We set out from Chalon on a regional route verte. France has quite a few of these converted rail corridors, and they make a pleasant change from the Eurovelo routes of which we’ve connected segments. As Eurovelo develops, it forms a useful web of pan-European bike infrastructure, but the routes have begun to feel a bit too arterial ….at least for us. Perhaps we need a few more hills and corners? The routes vertes may not add these, but they do have a more local feel. As we sit on the platforms of old stations and assemble our picnics, local cyclists stop to chat. They often ask where we are headed, and we tell them we aren’t quite sure where our next few weeks will take us. They offer us thoughtful and useful local input.

After a night in the turret room of a chateau in Salorney-sur-Guye suggested by David, we had only 14 km to ride to St. Martin de Salencey. We took our time, talking to a local farmer as we examined a large praying mantis on the road.

It was lovely to arrive to familiar faces and to be heartily embraced! Alison took us on a tour of the 1000 year old Abbey at nearby Cluny. Chris helped David install an enormous rain barrel. They are fabulous cooks, and we ate them out of house and home. 


With Alison and David, we had glimpses of Burgundy where a new generation is returning from cities to rural life. There are those of creative careers like our hosts, and others who are taking over farms to raise organic vegetables. The community is actively working to protect the ecological integrity and historic sites of the Burgundy landscape. It’s this kind of stopover that gives us perspectives, and balances our forward motion. 



Breisach to Besançon

2019/09/19-21: in Breisach

We spent three companionable days in Breisach with Brigitte and Olav, our co-grandparents. We did a lot of walking which was a restful change from cycling. The first day involved a good walk around Breisach in the morning, followed by a visit to Lillenthal Arboretum, then dinner out in Breisach with a sunset view across the Rhine. The second day involved a geology themed tour of the City of Staufen, and a walk around the hilltop castle and surrounding vineyards. The final day involved another good walk, this time around Kaiserstuhl. Some of the surrounding hills are formed by loess deposits, and dramatic gullies have been carved into this soft material. The vineyards here are terraced.We had a final dinner out in historic Colmar, before preparing to set out the next morning.

Burg Staufen overlooks the town
Gully in Loess

2019/09/22-23: to Besançon, 113 and 106 km

We set out around 9:00 a.m. with Olav having readied his bicycle and equipped himself with detailed maps. He naturally became lead navigator until we parted company for him to return to Breisach via an island in the Rhine. However, having done the requisite 20+ km by the time we’d reached Neuenburg, we treated ourselves to a sociable final stop at a German Bäckerei before parting. We crossed the Rhine one last time, and headed west toward Besançon, soon joining the Eurovélo 6 cycle route.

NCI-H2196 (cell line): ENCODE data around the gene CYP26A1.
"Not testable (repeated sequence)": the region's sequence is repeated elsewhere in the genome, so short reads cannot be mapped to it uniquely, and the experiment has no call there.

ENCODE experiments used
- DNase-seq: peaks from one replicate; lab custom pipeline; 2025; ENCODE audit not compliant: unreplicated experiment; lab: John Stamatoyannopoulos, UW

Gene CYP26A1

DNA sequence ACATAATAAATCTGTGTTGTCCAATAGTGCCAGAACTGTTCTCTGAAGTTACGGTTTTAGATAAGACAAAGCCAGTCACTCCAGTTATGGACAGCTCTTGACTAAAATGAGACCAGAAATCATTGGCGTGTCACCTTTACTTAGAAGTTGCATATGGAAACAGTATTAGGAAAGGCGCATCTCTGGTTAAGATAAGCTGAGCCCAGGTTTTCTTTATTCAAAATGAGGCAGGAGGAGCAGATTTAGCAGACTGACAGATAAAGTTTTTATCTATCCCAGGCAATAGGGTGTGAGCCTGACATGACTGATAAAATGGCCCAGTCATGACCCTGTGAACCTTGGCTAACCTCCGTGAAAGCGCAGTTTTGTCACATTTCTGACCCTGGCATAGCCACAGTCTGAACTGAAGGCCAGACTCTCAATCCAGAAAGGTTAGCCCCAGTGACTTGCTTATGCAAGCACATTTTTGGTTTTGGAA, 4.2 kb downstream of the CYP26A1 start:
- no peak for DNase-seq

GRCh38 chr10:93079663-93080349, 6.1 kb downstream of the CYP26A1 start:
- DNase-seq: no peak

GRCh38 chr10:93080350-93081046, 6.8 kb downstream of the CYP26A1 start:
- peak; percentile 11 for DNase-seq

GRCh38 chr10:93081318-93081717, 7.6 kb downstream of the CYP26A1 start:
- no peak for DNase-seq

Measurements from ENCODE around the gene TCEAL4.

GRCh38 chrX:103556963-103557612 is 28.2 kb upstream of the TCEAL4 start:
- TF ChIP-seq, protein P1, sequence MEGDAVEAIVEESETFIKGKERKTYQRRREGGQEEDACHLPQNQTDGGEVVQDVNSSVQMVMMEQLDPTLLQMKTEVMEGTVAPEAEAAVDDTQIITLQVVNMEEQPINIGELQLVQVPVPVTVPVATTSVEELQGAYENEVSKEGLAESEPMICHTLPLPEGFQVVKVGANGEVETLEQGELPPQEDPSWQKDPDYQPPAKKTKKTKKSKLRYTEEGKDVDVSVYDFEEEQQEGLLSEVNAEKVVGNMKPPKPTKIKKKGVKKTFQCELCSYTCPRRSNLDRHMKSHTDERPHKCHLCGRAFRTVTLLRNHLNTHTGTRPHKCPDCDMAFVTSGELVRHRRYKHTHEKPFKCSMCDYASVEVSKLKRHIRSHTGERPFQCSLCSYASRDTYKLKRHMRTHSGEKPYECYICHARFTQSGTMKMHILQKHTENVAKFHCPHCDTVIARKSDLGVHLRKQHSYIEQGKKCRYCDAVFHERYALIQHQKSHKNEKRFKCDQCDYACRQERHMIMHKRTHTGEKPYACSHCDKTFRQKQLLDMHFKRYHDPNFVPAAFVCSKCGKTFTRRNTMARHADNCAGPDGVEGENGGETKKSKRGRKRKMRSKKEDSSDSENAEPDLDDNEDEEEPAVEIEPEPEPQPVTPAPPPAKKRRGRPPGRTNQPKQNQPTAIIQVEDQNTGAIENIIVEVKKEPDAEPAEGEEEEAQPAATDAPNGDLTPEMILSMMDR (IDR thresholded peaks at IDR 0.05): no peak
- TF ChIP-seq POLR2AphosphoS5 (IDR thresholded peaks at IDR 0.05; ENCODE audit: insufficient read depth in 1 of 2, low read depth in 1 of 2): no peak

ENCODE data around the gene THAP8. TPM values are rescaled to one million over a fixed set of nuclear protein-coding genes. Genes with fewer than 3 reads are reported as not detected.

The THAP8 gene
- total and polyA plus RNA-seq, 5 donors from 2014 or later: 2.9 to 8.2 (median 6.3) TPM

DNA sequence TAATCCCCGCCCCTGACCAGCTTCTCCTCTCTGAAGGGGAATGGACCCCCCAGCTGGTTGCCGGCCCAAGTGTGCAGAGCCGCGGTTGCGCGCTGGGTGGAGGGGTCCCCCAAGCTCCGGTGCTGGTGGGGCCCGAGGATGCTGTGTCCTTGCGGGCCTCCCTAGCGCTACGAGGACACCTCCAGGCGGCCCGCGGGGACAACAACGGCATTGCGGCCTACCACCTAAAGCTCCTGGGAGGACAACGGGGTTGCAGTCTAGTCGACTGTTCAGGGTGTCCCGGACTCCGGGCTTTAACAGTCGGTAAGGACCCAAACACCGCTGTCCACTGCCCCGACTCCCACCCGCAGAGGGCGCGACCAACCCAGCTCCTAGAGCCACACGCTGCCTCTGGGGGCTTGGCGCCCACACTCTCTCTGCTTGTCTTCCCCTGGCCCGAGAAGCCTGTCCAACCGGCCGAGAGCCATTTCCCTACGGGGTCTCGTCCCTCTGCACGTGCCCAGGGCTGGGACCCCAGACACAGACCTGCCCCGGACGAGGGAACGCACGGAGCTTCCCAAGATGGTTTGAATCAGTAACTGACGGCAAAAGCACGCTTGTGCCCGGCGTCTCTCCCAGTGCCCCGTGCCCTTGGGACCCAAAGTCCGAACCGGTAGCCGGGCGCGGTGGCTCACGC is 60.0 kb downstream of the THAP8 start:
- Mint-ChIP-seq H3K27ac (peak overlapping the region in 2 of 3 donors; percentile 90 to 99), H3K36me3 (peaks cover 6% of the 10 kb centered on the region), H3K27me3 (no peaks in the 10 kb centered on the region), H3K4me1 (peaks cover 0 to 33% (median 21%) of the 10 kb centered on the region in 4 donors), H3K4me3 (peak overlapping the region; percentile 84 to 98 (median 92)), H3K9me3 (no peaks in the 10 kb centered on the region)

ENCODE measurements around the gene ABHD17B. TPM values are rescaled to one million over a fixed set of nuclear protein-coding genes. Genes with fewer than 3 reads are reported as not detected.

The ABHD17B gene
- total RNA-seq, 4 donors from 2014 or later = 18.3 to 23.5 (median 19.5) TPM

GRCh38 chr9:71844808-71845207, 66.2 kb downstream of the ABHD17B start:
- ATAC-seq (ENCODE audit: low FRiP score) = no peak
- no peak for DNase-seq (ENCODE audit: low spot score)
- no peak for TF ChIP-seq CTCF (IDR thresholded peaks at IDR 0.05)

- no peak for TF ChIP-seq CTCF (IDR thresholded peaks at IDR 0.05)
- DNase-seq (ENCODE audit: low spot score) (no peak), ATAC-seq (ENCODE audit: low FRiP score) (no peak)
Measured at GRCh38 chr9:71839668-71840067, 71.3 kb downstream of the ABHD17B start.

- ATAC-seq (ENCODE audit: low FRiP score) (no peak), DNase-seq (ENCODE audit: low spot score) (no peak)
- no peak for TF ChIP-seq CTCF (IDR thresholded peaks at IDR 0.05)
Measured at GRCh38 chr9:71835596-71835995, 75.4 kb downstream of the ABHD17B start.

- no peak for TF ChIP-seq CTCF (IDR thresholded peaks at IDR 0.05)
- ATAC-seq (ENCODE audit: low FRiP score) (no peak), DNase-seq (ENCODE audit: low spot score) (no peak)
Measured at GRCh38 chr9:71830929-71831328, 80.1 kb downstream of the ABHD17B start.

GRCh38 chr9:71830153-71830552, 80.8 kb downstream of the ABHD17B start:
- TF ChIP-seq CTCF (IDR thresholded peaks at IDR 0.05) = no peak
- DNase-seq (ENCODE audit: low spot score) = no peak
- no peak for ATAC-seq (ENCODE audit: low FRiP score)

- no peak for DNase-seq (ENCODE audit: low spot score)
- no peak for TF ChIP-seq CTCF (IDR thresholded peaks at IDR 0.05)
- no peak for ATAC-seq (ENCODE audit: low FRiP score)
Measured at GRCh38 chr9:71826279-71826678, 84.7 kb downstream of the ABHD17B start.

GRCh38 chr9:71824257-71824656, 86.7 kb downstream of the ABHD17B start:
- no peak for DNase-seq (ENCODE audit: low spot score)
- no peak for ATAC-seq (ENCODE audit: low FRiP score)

Cyclist Olav

The Eurovelo routes make travelling pretty straightforward; just follow the signs. Eurovélo 6 runs from Constanta on the Black Sea to Nantes at the mouth of the Loire. Over the next two long days, we mostly followed he Rhône to Rhine Canal, which rises gently through locks toward Montbéliard, then follows the Doubs downstream in a narrow limestone valley, as it becomes a canalized river before arriving at the fortress city of Besançon.

Just before Montbéliard, we encountered this coypu or ragondin which was not worried by us at all. It is among the 100 most problematic invasive species in Europe. Like the North American muskrat, it escaped from fur farms.
Weir and lock combinations every km or so make the Doubs River navigable.

M & C


2019/09/14-17: Peaceful days in Rosheim

Our friend, Matthias, would be away for the weekend and was working during the week. Also a long-term traveller, he understood we needed quiet time, and for this his house was lovely. We did errands of various kinds, and were happy to spend time with him in the evenings. We were also privileged to get to know his mother, Denise.

Matthias and Margo

On Saturday after laundry, bike maintenance, and errands, we returned to find that Denise had delivered a home made cake! We had just eaten our first mille-feuilles pastries in the village to celebrate our arrival in France, so we didn’t immediately tuck into the cake, but shared it with her the next day over tea when she came by again.

Mont Ste. Odile

On Monday evening, Matthias drove us to the top of Mont Ste. Odile for a visit to the convent, and a panoramic view of Alsace countryside.

On Tuesday, rather than cycle to shops, we explored Rosheim on foot, walking around the the town’s old walls and seeing the restored lavoire. We bought Linzer torte and invited Denise for tea again. She came after her daily brisk Nordic walk. Denise was born in 1938, and shared her memories of the final days of the war in occupied Alsace with us. In the evening, we had a lovely Alsacienne meal in Obernai with Matthias.


2019/09/18: To Breisach, 82 km

We set out toward Breisach before Matthias left for work, our panniers stocked with his home grown apples. For much of the ride, we followed a disused branch of the Rhône to Rhine canal, with a newly paved path cycle path beside it. The water was shallow because most of the disused locks were left open, and much of the channel was somewhat overgrown. We didn’t see any paddle craft, but it looked ideal for a quiet canoe trip.

The Rhine crossing near Marckolsheim took us back into Germany past a hydro project and two sets of locks: One for larger, another for smaller craft. Continuing on the east bank, we passed an elementary school group. I distinctly heard both German and French being used. Surely it’s only logical to have bilingual or immersion programs along a border.